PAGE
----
Shs2.7b for Gold

At the Tokyo 2020 Games, Singapore is paying the most for medals. Any Gold is worth $737,000 (Shs2.7b), $369,000 (Shs1.3b) for Silver and bronze comes with $184,000 (Shs680m) in prize money.

The prize money is taxable and awardees are required to return a portion of it to their national sports associations for future training and development.

Singapore’s prize money is 20 times more than USA.

More than 600 US athletes competed at Tokyo 2020.

The US Olympic and Paralympic committee rewards athletes $37,500 (Shs138m) for every gold medal won, $22,500 (Shs83m) for silver and $15,000 (Shs55m) for bronze.

Most of the prize money is not taxable unless athletes report gross income that exceeds $1 million (Shs3.7b).

US athletes also receive other forms of support including health insurance, access to top-tier medical facilities and college tuition assistance for student athletes.

The sporting economy in the US allows athletes to better monetise their talents as most of it is driven by the private sector.

In countries such as Singapore, India and Uganda, many of the national sporting initiatives are driven by governments that sometimes use higher monetary rewards to encourage a growing sporting culture.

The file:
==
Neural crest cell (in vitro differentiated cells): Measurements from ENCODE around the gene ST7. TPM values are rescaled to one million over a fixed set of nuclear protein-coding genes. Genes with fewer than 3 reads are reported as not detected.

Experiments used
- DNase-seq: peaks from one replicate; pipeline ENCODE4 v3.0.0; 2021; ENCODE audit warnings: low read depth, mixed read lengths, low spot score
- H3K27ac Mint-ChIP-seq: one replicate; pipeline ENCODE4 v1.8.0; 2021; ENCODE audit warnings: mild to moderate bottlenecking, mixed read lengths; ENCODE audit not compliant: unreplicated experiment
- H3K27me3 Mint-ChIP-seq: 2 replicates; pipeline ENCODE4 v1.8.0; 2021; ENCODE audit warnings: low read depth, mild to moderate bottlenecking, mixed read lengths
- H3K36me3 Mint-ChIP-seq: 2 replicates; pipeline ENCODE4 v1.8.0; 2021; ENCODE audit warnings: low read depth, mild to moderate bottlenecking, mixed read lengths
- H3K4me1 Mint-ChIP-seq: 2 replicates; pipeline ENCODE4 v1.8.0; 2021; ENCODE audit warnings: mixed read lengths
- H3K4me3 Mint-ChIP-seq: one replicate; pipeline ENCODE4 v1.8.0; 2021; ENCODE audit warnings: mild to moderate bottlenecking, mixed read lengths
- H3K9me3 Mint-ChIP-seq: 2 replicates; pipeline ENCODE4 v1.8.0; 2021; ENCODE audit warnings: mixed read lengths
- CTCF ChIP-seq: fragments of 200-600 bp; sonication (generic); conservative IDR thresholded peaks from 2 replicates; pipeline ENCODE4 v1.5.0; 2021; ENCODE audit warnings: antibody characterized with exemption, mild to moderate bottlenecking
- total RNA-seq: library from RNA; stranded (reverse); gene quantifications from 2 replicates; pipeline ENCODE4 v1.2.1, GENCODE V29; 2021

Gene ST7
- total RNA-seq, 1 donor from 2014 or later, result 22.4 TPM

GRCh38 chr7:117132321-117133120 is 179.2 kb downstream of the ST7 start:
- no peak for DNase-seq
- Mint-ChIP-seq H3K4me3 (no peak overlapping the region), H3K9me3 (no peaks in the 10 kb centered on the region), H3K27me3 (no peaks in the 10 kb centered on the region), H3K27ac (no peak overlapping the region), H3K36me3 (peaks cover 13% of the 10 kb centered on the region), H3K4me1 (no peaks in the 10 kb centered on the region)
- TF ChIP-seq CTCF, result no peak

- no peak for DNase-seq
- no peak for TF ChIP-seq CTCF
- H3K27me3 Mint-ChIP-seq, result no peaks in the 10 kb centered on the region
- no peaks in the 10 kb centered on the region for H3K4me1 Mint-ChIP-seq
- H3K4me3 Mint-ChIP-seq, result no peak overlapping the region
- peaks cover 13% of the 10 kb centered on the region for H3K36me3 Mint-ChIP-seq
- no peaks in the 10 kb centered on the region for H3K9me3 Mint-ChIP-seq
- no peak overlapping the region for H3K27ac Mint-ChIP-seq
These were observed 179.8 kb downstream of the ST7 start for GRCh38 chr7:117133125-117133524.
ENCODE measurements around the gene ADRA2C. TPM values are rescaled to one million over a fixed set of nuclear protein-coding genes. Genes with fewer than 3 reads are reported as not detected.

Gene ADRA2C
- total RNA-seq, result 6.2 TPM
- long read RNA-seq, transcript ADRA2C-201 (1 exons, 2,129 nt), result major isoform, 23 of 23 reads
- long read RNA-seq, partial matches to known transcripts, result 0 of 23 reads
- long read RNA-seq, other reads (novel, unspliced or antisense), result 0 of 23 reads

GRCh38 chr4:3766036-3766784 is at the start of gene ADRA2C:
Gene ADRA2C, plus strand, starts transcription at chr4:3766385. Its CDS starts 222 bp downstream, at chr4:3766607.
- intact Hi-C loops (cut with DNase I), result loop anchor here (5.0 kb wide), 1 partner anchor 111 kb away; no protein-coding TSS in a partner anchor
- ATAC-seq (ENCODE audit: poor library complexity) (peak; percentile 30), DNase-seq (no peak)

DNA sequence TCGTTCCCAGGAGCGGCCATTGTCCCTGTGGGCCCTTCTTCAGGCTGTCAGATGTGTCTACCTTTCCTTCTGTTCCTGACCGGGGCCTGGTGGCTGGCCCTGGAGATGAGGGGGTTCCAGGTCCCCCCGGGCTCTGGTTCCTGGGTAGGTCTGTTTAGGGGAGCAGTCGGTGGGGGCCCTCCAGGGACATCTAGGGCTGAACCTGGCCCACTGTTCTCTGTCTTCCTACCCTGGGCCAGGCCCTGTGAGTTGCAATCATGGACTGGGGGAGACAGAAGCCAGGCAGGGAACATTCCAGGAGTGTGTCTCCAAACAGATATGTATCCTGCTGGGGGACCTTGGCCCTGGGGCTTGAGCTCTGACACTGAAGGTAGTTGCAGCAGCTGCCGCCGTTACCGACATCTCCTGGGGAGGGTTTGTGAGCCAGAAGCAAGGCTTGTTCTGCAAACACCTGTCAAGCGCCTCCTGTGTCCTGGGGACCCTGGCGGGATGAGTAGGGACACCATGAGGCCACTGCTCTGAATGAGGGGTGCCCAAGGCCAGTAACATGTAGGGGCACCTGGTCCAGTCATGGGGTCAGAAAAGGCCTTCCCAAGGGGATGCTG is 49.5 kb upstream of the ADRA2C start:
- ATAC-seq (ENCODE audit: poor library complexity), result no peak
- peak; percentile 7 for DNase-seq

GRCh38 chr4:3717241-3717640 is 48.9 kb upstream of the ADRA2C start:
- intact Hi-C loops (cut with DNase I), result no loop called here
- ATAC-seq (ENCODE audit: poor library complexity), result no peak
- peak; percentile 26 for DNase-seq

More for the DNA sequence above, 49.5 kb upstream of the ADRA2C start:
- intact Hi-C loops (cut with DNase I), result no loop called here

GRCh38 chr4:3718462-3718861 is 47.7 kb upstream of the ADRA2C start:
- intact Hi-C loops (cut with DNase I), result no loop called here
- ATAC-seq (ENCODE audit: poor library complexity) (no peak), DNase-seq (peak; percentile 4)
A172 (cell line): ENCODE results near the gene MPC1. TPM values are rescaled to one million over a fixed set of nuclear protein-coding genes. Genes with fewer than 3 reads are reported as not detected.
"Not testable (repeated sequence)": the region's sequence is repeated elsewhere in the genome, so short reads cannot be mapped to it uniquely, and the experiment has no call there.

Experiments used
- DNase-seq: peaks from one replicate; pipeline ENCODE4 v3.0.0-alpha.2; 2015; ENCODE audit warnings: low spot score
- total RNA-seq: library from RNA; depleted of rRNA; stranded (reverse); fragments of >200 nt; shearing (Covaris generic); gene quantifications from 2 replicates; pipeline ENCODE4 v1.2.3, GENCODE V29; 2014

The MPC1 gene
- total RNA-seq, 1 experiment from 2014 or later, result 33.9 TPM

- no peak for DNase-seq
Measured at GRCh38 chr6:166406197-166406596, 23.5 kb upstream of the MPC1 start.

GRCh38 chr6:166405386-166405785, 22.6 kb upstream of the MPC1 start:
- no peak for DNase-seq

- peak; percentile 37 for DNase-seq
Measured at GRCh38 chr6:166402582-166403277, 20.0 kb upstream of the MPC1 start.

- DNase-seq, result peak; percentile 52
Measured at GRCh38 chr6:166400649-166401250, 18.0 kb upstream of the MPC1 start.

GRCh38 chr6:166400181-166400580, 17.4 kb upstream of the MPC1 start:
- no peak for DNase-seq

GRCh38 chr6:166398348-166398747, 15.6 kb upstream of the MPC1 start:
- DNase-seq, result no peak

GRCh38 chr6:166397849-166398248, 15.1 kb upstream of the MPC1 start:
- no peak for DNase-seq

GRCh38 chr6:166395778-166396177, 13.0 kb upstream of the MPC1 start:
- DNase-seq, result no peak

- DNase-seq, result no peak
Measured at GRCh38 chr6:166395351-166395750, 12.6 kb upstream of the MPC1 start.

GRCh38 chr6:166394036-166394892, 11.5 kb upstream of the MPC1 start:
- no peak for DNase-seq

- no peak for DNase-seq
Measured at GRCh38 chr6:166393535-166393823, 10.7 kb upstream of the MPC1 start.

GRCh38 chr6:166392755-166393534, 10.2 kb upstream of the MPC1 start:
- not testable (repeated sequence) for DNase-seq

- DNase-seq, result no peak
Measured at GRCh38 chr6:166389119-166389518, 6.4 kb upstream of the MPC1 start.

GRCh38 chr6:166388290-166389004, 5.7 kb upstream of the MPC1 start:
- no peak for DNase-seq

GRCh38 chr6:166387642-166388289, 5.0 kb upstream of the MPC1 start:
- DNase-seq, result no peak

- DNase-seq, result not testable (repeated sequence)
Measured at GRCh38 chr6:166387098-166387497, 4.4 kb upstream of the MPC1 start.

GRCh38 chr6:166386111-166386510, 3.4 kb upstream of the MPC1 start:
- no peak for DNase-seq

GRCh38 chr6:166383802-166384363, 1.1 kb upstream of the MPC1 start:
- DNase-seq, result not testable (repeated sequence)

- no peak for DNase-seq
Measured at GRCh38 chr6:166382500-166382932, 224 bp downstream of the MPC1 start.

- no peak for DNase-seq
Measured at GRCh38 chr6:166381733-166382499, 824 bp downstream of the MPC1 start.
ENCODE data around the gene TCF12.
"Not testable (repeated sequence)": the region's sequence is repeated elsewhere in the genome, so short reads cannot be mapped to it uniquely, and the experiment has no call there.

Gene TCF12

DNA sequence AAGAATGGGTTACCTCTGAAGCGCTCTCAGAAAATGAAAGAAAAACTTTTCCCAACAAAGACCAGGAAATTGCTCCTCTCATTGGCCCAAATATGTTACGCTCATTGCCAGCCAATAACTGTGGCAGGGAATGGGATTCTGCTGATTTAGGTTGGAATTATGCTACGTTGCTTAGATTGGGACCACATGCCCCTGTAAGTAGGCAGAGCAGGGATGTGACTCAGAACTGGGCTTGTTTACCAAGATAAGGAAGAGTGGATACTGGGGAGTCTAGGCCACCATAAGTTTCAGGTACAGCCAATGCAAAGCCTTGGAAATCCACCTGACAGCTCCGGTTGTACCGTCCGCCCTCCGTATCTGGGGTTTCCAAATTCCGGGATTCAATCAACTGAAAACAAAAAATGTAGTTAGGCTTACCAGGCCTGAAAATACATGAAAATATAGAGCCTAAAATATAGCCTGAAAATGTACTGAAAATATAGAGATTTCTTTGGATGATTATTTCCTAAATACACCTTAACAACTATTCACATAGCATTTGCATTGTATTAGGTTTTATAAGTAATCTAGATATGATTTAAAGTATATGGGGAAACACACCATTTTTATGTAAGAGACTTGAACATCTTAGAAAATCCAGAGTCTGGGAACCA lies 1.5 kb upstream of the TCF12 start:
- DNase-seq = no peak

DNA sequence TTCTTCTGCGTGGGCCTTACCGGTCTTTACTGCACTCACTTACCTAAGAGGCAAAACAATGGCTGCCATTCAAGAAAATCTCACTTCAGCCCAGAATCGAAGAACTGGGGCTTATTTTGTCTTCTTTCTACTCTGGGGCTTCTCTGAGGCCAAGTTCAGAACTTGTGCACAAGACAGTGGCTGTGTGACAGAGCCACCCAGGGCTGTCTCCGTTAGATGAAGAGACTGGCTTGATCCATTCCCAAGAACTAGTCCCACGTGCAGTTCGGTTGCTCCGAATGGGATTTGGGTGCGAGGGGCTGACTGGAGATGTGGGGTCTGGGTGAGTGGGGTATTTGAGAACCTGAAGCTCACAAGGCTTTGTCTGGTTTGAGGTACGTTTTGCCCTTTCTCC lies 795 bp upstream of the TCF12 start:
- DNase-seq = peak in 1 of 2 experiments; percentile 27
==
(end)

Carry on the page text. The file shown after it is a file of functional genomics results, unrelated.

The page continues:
Great Britain could lose Tokyo Olympics silver medal after CJ Doping suspension

British sprinter CJ Ujah has been suspended after testing positive for a banned substance – and it could mean bad news for Team Great Britain.

Ujah, 27, was the lead-off runner in Team GB men’s 4x100m relay team who won silver at Tokyo 2020 Olympics earlier this month.

He has been provisionally suspended from competition, Athletics Integrity Unit (AIU) said.

According to the AIU, Ujah, who is the British champion over 100m, tested positive for ostarine and S-23, both of which are listed as prohibited substances by the World Anti-Doping Agency.

The sprinter’s positive test could also mean bad news for his Team GB team-mates

World Athletics Anti-Doping rules state that where an athlete who has committed an ADRV ran as member of a relay team: “The relay team shall be automatically disqualified from the event in question, with all resulting consequences for the relay team, including the forfeiture of all titles, awards, medals, points and prize and appearance money.”

If proven, Team GB men’s entire 4x100m relay team, consisting of Ujah, Richard Kilty, Zharnel Hughes and Nethaneel Mitchell-Blake, would be stripped of their silver medals.

However, all hope is not lost for Ujah, who has yet to comment on the findings.

He can still request analysis of the B-sample – kept for storage while the A-sample is analysed.